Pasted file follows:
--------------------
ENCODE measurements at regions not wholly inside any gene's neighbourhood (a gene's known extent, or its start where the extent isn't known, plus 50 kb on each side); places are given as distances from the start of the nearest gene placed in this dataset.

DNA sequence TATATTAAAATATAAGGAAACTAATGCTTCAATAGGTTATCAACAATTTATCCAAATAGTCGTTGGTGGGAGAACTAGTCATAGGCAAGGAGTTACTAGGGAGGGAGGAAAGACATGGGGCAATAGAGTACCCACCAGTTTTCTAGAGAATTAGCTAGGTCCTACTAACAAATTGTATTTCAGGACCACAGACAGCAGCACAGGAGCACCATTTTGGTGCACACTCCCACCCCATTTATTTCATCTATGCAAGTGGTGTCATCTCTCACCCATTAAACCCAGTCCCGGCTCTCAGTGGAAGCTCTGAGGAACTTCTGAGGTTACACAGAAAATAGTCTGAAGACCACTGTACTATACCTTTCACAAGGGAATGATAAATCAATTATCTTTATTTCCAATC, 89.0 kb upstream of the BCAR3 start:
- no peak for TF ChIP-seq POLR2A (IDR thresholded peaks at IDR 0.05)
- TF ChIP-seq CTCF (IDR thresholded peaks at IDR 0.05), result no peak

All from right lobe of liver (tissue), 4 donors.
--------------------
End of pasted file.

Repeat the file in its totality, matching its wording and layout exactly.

ENCODE measurements at regions not wholly inside any gene's neighbourhood (a gene's known extent, or its start where the extent isn't known, plus 50 kb on each side); places are given as distances from the start of the nearest gene placed in this dataset.

DNA sequence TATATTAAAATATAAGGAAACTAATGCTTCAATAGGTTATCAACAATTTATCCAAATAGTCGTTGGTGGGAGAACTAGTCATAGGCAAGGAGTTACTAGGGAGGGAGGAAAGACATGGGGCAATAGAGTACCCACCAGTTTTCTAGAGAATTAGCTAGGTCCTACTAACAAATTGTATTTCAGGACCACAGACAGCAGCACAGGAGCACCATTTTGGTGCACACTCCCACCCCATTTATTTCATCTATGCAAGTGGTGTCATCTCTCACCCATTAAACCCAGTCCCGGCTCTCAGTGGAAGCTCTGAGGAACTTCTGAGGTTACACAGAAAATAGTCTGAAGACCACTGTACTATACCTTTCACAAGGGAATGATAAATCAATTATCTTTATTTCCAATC, 89.0 kb upstream of the BCAR3 start:
- no peak for TF ChIP-seq POLR2A (IDR thresholded peaks at IDR 0.05)
- TF ChIP-seq CTCF (IDR thresholded peaks at IDR 0.05), result no peak

All from right lobe of liver (tissue), 4 donors.